Luckily for us the situation in our part of the world is less dramatic. But for those unfortunate souls who are, or soon will be, affected help is at hand. We have the know-how, the experience and the equipment to provide them with everything they need to dry out their buildings and restore their cellars and houses to their previous state. We may not know all that much about Australian wildlife, but we do know a lot about building dryers and water damage restoration.
And Rolf Harris. Tie Me Kangaroo Down, Sport, Tie Me Kangaroo Down…
The effects of climate change that we experienced in 2010 are cause for grave concern – the images ingrained in our memories of ravaged regions and lost souls still leave us shocked, shaken and helpless. The devastating heat wave in Russia, the horrifying floods in Pakistan or just recently the tsunami in Indonesia– these are probably among the most severe weather catastrophes which happened within the last year.
There are still those who say that these catastrophes cannot be linked to the change in climate and that mankind has had little or nothing to do with global warming and the effect climate change has had, and is having, on our planet. But those who believe that climate change is responsible for the effects we are witnessing by far outnumber the sceptics.
But what can we do? Some changes already seem to be irreversible. And the fruits of what we are succeeding in changing or stopping will only become evident in years, if not decades, to come.
Well, we can start by accepting that there will be many more such situations and catastrophes in the near future and that we quickly need to take some necessary steps and precautions in order to prevent the worst from happening. At this very moment there is a massive project underway in – or to put it more precisely under Mexico City – to build a 62-kilometre long tunnel 150 metres below the city’s surface with just one aim in mind: to protect the 20 million-strong metropolis against flooding and high water.
Mexico City is especially at risk because the mega city is built on a dried out lake and is gradually sinking further and further into the sandy substrate. The city itself is also surrounded by a ridge of high mountains which makes it extremely difficult – and costly – to pump the waste water out of the city and away from its inhabitants.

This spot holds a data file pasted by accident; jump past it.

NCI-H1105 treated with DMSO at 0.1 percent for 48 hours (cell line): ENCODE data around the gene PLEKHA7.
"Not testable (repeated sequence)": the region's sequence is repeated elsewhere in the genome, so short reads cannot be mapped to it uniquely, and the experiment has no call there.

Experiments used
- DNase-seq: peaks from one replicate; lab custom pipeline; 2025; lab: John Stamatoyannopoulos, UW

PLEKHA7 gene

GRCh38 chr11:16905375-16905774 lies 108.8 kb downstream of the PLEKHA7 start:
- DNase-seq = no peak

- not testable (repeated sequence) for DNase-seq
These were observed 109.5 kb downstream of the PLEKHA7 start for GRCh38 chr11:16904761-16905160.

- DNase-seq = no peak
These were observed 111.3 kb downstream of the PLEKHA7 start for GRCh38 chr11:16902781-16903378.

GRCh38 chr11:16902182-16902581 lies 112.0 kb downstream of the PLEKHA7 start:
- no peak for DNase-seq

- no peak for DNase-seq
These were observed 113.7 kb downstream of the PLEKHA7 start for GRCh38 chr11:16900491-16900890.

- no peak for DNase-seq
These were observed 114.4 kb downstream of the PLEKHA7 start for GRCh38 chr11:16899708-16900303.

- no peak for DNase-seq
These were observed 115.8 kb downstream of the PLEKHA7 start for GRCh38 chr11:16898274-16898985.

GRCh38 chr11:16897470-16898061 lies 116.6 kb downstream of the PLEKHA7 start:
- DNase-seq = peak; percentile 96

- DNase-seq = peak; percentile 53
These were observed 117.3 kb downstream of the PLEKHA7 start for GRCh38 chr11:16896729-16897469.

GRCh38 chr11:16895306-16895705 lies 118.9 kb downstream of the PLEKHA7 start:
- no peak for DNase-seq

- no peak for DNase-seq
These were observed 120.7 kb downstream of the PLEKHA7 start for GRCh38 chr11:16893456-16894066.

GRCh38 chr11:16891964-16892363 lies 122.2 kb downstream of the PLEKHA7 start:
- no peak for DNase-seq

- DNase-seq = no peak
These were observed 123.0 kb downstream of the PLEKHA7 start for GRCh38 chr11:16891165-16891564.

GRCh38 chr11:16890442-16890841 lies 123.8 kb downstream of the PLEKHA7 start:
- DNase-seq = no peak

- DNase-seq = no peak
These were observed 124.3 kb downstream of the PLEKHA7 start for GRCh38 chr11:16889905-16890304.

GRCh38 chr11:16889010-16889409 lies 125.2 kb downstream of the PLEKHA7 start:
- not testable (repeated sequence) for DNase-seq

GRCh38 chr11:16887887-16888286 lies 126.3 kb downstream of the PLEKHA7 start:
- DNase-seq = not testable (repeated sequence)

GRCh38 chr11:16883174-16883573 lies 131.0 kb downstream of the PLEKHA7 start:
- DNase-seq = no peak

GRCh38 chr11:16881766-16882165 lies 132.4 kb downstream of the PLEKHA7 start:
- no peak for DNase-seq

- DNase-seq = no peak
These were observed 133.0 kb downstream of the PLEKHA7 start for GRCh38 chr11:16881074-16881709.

If nothing is done, and the heavy rainfalls during the wet season continue on such a colossal scale, then the city will literally sink in its own water. And this is what the TEO (Túnel Emisor Oriente) is designed to prevent. The tunnel will conduct the water masses away from the city in a depth of 150 metres to the lower-lying federal capital Hidalgo where they will then be processed by gigantic sewage plants which have been upgraded for exactly this purpose. The tunnel will soon be able to propel 150 m³ water per second to the nether regions, perhaps even as soon as 2012. There is even a German company from Baden-Württemberg involved in this mammoth project, which once again goes to show how highly German technology is regarded all over the globe.
So Mexico City is – for the time being at least – safe, thankfully. But where does that leave the rest of us? Our often antiquated and overburdened drainage systems are unable to cope with the downpours we have been experiencing. And you can hardly rely on sandbags and backflow flaps to stop the floods that ensue when the sewers run over, the dykes give and the rivers burst their banks. Better then to make sure that your washing machines, tumble dryers and any other possessions which you value highly are on a pedestal or other elevated place should the floods swamp your cellar. And if your cellar does one day get submerged in water you can always rely on us to dry it out again.
Prepare for the worst and hope for the best…
Our professional building dryers and dehumidifiers offer a whole range of solutions for dehumidification regardless of the scale. Take advantage of our super special offers which are currently running for new and second-hand dehumidifiers – and make sure you’re well prepared for the wet season!
TROTEC – we won’t leave you standing in the rain!
Damage caused by water is daunting enough – get all the help you can with the TTK building dryers from Trotec
It looked as though we were in for a super summer.
Temperatures soared and topped marks on the thermometer which we were only accustomed to being treated to on holiday, in places as magnificent and exotic as the Côte d’Azur, the Italian Riviera, or the Balearic Isles. 35 – 38 – even 40 degrees Celsius – were not uncommon!